Title
Artist
Label
Format
Date

See Mi Yah Remixes
Various / Rhythm & Sound
Burial Mix - Indigo
CD
June 30, 2006

Track list
  1. See Mi Version (Basic Reshape) - Rhythm & Sound
  2. Free For All (Soundstream Remix) - w/ Paul St. Hilaire
  3. Let We Go (Villalobos Remix) - w/ Ras Donovan & Ras Perez
  4. Poor People Must Work (Carl Craig Remix) - w/ Bobbo Shanti
  5. Boss Man (Tiki's Pure Blue Remix) - w/ Walda Gabriel
  6. Let Jah Love Come (Sweet Substance Remix) - w/ Sugar Minott
  7. Lightning Storm (Francois K. Remix) - w/ Rod Of Iron
  8. Truly (Vladislav Delay Remix) - w/ Freddy Mellow
  9. Rise & Praise (Vainqueur Remix) - w/ Koki
  10. Dem Never Know (Sleeparchive Remix) - w/ Jah Cotton
  11. See Mi Yah (Hallucinator Remix) - w/ Willi Williams
Rating : from 5 (excellent) to 1 (poor)
Vocals : 4 Backing : 5 Production : 5 Sound quality : 5 Sleeve : 3/4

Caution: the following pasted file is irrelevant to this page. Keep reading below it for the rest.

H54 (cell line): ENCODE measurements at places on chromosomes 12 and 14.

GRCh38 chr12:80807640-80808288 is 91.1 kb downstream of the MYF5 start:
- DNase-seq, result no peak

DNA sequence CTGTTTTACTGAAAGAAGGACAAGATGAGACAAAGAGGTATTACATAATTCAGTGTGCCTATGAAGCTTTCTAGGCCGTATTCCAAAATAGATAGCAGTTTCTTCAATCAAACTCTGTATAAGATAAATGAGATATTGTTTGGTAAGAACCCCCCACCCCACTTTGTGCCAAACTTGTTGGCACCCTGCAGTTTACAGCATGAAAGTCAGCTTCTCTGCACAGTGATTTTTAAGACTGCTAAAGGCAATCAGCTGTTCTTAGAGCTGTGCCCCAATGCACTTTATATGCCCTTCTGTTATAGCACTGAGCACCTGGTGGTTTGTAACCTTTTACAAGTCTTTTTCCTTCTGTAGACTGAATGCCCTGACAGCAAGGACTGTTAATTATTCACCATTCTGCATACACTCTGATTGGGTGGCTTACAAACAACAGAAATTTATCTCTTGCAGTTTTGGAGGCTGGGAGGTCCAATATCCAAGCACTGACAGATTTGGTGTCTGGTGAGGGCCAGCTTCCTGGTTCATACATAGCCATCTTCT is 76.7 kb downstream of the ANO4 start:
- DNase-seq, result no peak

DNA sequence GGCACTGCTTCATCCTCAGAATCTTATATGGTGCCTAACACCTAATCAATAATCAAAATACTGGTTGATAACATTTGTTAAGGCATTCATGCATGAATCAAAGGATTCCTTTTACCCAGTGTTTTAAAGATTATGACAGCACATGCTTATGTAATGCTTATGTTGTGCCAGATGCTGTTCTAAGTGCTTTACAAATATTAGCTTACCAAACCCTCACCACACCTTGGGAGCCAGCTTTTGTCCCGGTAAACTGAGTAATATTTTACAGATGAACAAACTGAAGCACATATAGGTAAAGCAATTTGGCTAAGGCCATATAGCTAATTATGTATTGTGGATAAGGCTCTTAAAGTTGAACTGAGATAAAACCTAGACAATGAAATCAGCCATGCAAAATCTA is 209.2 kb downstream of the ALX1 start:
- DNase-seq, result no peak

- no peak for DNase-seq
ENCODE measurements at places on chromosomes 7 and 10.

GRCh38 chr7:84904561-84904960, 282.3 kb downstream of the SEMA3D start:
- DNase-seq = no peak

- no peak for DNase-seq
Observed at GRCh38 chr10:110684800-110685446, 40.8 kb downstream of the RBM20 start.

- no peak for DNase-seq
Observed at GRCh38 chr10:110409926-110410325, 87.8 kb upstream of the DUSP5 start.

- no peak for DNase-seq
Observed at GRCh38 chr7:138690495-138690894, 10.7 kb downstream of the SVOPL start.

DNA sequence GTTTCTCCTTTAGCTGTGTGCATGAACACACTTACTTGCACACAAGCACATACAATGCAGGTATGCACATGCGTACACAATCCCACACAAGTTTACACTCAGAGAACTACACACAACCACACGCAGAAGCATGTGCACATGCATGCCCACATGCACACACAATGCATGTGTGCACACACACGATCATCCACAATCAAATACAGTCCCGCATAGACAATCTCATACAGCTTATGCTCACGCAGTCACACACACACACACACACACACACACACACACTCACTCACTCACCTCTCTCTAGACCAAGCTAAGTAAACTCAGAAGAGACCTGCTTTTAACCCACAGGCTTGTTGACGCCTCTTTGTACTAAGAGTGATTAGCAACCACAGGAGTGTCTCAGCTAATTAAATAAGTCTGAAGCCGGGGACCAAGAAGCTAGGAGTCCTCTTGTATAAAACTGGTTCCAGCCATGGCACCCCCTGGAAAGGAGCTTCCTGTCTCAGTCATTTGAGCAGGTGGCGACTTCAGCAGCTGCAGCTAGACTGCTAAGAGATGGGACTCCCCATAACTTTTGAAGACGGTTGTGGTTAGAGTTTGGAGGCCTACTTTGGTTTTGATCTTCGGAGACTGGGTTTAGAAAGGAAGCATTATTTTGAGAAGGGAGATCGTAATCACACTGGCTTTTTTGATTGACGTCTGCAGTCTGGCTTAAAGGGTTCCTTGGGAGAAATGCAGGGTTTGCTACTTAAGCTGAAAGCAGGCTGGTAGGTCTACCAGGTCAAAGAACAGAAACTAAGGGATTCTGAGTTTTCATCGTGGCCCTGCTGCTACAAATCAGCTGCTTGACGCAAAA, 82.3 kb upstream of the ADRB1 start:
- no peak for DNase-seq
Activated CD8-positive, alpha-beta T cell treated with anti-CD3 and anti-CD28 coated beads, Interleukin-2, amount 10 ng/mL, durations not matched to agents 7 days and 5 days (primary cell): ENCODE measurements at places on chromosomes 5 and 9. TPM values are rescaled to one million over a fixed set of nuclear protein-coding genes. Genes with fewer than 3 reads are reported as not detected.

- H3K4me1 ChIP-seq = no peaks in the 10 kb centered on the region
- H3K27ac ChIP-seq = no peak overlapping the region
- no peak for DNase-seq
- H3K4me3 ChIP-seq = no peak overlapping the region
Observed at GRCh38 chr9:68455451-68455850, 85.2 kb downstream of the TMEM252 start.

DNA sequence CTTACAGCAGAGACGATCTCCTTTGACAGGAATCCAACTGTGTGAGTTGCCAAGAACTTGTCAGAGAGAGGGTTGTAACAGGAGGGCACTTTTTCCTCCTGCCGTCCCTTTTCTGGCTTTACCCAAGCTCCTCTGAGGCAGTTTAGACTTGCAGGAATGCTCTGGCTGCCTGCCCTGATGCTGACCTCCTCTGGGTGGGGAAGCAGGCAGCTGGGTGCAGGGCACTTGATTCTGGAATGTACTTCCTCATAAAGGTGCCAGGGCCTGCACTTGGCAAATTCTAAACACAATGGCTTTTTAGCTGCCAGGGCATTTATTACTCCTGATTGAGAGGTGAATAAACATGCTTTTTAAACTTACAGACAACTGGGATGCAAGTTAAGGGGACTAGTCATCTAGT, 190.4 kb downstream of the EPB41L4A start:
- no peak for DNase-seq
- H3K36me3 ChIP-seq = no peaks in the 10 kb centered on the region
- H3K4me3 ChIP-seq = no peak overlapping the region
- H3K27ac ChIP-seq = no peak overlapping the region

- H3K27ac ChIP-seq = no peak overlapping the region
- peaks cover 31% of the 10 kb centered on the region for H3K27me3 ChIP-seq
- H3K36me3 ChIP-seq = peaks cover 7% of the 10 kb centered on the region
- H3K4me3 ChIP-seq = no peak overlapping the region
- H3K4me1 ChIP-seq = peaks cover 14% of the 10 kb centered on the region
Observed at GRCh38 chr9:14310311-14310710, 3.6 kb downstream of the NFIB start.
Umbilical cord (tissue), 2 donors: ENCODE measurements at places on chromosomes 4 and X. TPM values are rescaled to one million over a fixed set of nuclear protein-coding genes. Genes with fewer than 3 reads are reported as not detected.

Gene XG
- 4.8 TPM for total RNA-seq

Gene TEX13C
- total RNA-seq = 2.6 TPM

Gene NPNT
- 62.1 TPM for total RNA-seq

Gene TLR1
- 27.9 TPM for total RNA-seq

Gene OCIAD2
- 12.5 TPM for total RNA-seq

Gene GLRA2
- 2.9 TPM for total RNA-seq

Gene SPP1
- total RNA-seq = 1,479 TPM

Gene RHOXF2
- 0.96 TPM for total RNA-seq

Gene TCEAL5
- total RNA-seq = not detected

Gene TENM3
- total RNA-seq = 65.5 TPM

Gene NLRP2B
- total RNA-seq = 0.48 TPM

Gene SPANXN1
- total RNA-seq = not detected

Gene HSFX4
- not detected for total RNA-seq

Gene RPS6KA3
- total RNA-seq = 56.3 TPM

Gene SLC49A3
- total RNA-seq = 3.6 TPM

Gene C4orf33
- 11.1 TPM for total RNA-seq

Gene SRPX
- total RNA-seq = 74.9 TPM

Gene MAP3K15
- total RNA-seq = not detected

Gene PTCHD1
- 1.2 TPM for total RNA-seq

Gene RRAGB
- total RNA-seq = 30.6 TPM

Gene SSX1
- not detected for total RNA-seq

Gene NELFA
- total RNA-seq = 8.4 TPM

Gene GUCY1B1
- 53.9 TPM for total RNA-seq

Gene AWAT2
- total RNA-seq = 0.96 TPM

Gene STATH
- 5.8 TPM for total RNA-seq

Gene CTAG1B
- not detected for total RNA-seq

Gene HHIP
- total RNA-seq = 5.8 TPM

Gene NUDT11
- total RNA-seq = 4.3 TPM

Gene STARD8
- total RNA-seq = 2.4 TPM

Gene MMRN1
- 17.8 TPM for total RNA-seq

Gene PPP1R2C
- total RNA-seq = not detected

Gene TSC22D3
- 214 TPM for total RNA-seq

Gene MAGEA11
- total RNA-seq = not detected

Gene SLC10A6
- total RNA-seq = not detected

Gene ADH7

After their beautiful "Rhythm & Sound: w/ The Artists" and "Rhythm & Sound: The Version" albums in 2003, Berlin dub-techno duo Moritz Von Oswald and Mark Ernestus a.k.a. Rhythm & Sound, about who more can be read, like on their other Basic Channel-labels, in the article Rhythm & Sound...Jamaican hallucinations in stripped-down slowmotion would almost have been forced to produce a next reggae album by public and critical demand. Luckily that's what they wanted themselves as well, and the resulting one-riddim album "See Mi Yah" was absolutely stunning, using a riddim that is as much rooted in their technodub works as Maurizio's "MCD/M-Series", Basic Channel's "BCD" and "Round One To Round Five" as it was in their more dub-reggae oriented work with Paul 'Tikiman' St. Hilaire like "Showcase w/ Rhythm & Sound" and the two Rhythm & Sound albums mentioned above. And now they come full-circle with this project, Moritz von Oswald and Mark Ernestus who after all stem from a club music background have brought together several generations of DJs and producers, as the tracks from "See Mi Yah" are remixed by collaborators of long standing such as DJ legend Carl Craig to promising newcomers. The remix-version of the album (which has also seen a previous release, this time in the form of a series of four 12"-singles between February and May this year) transplants the 'strictly roots'-approach of the originals into the club, with a minimal dub reworking by Basic Reshape of Moritz Von Oswald and Mark Ernestus a.k.a. Rhythm & Sound's own excellent "See Mi Version", before its switching to 4-to-the-floor-dancebeats for the "Free For All (Soundstream Remix)" with only snatches of hardly recognizable Paul St. Hilaire vocals. The "Let We Go (Villalobos Remix)" of the Ras Donovan & Ras Perez tune is an absolutely stunning 10:35 minutes tour de force that keeps it minimal, yet has the listener completely spellbound as the original vocals are kept intact and upfront in the mix. Top Detroit techno producer Carl Craig doesn't tamper with Berlin-Jamaican Bobbo Shanti's Candyman-like vocal gimmick starting "Poor People Must Work (Carl Craig Remix)" but soon after takes complete control of the riddim for a brilliant minimal-techno-dub fusion, followed by the much more like traditional dub sounding "Boss Man (Tiki's Pure Blue Remix)" with Walda Gabriel's vocal's in true reggae dub style swaying in and out of the mix echoing and dubbed up. The "Let Jah Love Come (Sweet Substance Remix)" is an excellent dubdance approach to the 'See Mi Yah'-riddim, on which luckily Sugar Minott's smooth vocals are on top for the full length of the tune, followed by the "Lightning Storm (Francois K. Remix)" that (despite) going into breakbeat drum'n'bass mode and leaving out for long breaks in the tune the spiritual hypnosis invoked by Lance 'Rod Of Iron' Clarke still maintains in capturing that mood. The "Truly (Vladislav Delay Remix)" of Freddy Mellow's original has Finnish electronic musician Sasu 'Vladislav Delay' Ripatti add a subsonic hoover-bass and drum'n'bass-like hi-hats as a perfect backing for Freddy's smooth vocals. The "Rise & Praise (Vainqueur Remix)" by one of the earliest 'discoveries' of Mark Ernestus and Moritz von Oswald, Rene Lwe a.k.a. Vainqueur, is a characteristic example of the brilliant early Basic Channel / Chain Reaction minimal dub techno soundscapes that Rhythm & Sound themselves have become as famous for, followed by newcomer Sleeparchive's "Dem Never Know (Sleeparchive Remix)" of the Jah Cotton tune clearly showing how the Basic Channel / Chain Reaction / Rhythm & Sound approach has influenced him, yet showing his own style of experimental techno. The last tune on this absolutely magnificent remix album is the "See Mi Yah (Hallucinator Remix) of Willi Williams' opener of the original one-riddim album, by yet another long-time Rhythm & Sound affiliate on which again there's a surprising symbiose between the dance and reggae approach to close an 11 tunes in over 74(!) minutes aural trip that is a must have for any serious experiment loving reggae, roots and dub listener as well as for everyone who acquired the original "See Mi Yah" album.